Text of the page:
Monday, January 27, 2014

Silent film accompaniment and boxing:
The importance of staying in shape

Buster Keaton in the boxing comedy 'Battling Butler' (1926).

What does silent film accompaniment have to do with boxing? Quite a lot, at least the way I approach it.

Not that doing movie scores is some kind of battle or struggle for victory. What I'm thinking about it is the preparation and rituals that go into a successful "main event."

Consider: this past weekend saw a pair of really satisfying silent film screenings.

On Saturday, Jan. 25, Buster Keaton brought down the house (consisting of about 70 people) in Schagticoke, N.Y. with his adventures in the classic comedy 'Steamboat Bill, Jr.' (1928).

And on Sunday, Jan. 26 in Wilton, N.H., Mary Pickford mesmerized an audience of about 100 in the melodrama 'Tess of the Storm County' (1922), a film I'd never done before.

For both shows, the live score came together naturally, and I felt strong and confident throughout the screenings. Everything happened quite fluently.

Even though I improvise, a lot of this was due to preparation that took place before curtain time.

For 'Steamboat Bill,' I drew from material I've been developing for several years over the course of repeated screenings. The score reflected this accumulated effort, I thought.

For 'Tess,' I came up some fresh material, including a hummable innocuous-sounding tune that first appears as a carefree jig, but later grows to play a prominent role in the story's dramatic high points.

In both cases, the result seemed to work well in bringing the film to life. I felt I was "in synch" with each picture and created music that helped it connect with the audience.

And this was good news, because earlier this month I felt otherwise. What happened was I had just returned from a month away from the keyboard (traveling in southern India), and the first few screenings were rough going.

So I guess I'm getting back in the swing of things after a month break.

And just in time, too. Two important gigs are looming: the Kansas Silent Film Festival in Topeka, Kansas at the end of February, and then Cinefest, the vintage film confab held every March in Syracuse, N.Y. For these events, I need to be in shape.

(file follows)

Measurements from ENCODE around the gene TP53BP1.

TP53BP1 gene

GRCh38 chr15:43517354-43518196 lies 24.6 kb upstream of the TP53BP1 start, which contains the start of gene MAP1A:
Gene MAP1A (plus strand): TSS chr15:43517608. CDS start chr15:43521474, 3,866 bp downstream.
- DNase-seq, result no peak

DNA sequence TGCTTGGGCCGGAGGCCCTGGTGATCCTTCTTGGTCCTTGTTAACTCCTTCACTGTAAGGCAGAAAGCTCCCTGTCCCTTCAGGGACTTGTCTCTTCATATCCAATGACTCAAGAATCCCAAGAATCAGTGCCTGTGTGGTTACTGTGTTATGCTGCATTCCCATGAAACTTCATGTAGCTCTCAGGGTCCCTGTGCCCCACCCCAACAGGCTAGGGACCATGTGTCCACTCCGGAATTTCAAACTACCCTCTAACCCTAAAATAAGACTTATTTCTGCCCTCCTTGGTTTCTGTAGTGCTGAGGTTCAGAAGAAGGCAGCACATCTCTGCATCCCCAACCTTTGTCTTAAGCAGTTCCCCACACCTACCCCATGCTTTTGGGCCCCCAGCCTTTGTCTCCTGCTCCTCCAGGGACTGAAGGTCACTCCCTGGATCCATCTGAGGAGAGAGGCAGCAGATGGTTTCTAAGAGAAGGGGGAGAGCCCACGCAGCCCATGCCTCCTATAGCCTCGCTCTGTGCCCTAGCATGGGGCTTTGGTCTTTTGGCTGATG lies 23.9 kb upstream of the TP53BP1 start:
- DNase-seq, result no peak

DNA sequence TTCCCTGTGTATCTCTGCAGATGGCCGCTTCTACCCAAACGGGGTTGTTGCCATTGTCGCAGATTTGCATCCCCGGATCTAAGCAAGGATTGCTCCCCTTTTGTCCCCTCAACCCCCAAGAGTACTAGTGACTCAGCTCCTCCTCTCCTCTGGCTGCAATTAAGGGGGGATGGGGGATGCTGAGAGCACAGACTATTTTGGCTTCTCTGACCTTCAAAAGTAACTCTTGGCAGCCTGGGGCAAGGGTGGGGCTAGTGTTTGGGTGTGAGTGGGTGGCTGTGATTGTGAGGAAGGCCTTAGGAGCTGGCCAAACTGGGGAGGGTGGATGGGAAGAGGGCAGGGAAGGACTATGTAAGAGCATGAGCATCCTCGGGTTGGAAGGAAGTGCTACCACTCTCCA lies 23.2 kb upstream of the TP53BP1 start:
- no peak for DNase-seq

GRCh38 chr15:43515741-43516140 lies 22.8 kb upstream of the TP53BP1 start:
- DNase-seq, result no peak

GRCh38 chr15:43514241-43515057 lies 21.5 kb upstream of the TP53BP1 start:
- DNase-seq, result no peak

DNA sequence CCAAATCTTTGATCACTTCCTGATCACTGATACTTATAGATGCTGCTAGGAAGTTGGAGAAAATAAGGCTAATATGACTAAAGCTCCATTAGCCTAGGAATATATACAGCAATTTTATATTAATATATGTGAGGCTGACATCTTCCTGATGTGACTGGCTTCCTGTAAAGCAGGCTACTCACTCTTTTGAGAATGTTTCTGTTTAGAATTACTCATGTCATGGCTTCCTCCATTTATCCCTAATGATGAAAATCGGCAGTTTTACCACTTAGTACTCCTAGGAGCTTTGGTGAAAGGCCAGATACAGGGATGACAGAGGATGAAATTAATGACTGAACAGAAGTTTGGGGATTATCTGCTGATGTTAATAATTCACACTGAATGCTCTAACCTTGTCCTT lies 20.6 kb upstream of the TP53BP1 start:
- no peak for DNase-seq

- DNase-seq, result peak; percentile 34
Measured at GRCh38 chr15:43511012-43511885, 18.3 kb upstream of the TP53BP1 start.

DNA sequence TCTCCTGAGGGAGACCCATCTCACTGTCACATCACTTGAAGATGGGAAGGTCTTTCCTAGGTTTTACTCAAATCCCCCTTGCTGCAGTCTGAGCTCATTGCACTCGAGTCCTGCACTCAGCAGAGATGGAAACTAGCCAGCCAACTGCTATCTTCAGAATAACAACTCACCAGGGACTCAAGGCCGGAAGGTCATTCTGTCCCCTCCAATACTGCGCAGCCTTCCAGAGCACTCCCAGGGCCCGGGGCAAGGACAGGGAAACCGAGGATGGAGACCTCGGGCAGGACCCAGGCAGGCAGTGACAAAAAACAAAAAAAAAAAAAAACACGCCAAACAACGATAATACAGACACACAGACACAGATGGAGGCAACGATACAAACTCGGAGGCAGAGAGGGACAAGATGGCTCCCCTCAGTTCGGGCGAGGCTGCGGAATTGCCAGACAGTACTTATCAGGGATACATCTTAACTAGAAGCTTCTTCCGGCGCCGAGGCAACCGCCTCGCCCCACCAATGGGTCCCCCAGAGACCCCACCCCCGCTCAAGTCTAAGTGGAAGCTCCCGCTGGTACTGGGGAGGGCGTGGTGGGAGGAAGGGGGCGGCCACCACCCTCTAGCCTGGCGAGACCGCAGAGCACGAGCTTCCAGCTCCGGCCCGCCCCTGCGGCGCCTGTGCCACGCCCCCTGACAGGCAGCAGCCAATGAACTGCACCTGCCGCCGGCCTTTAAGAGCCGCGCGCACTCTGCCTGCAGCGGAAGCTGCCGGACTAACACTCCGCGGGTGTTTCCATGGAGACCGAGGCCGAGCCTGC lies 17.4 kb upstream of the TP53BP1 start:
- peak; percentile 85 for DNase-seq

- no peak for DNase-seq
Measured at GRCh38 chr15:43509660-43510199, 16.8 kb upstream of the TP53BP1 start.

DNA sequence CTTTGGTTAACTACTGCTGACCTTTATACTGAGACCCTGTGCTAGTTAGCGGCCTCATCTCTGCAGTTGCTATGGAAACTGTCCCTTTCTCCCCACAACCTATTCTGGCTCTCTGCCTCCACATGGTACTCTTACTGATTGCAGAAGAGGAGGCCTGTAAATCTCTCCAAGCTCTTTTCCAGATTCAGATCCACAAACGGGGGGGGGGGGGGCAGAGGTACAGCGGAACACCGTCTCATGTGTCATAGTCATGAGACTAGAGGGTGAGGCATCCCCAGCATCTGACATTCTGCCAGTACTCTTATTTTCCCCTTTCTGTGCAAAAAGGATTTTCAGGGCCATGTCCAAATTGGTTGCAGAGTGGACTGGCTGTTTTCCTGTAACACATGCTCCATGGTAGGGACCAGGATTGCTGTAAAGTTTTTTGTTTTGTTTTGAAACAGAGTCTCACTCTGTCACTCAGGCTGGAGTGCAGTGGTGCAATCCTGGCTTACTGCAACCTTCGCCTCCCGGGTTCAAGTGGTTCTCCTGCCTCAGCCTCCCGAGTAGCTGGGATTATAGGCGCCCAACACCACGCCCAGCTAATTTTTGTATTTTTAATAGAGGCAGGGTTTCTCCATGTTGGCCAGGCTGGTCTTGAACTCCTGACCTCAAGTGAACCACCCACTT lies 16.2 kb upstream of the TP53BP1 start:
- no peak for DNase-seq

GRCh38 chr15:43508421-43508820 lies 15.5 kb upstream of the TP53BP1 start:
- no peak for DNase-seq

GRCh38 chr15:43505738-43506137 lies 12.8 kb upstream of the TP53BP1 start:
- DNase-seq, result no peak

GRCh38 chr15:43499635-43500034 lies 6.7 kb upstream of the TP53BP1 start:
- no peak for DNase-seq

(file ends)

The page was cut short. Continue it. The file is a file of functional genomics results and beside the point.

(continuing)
And that got me thinking of how accompanying silent films is a lot like being a boxer in training. You really need to be in the gym (or at the keyboard) pretty regularly to be in the right kind of shape when the main event comes around.

You can't just walk into the arena (or the cinema) and expect to do very well without putting in the time and effort to be prepared, both mentally and physically.

In boxing, that means roadwork and gym time and sparring. In silent film accompaniment, that means taking any opportunity to play before a live audience and immerse yourself in the craft.

(I've actually done some boxing—not competitively, but enough to know what it's like. Hence this line of thought.)

So since coming back from India, I've returned to training for the main events coming up in Kansas and then New York. Thinking of it this way helps keep me focused and compels me to challenge myself to push further.

And another thing about boxing is that once the bell rings, you have no choice but to stay in the moment: to be present in what's actually happening right in front of you, be ready for anything, and go wherever it takes you. Otherwise you risk suffering the consequences, which start at getting punched in the face and go up from there.

That's true in silent film, too. Once the film starts, the accompanist has to stay with it, maintaining concentration no matter what twists and turns the story takes. And if you do a really bad job, I suppose you do risk getting punched in the face, although that hasn't happened to me yet.

Carl Brisson in Hitchcock's 'The Ring' (1927).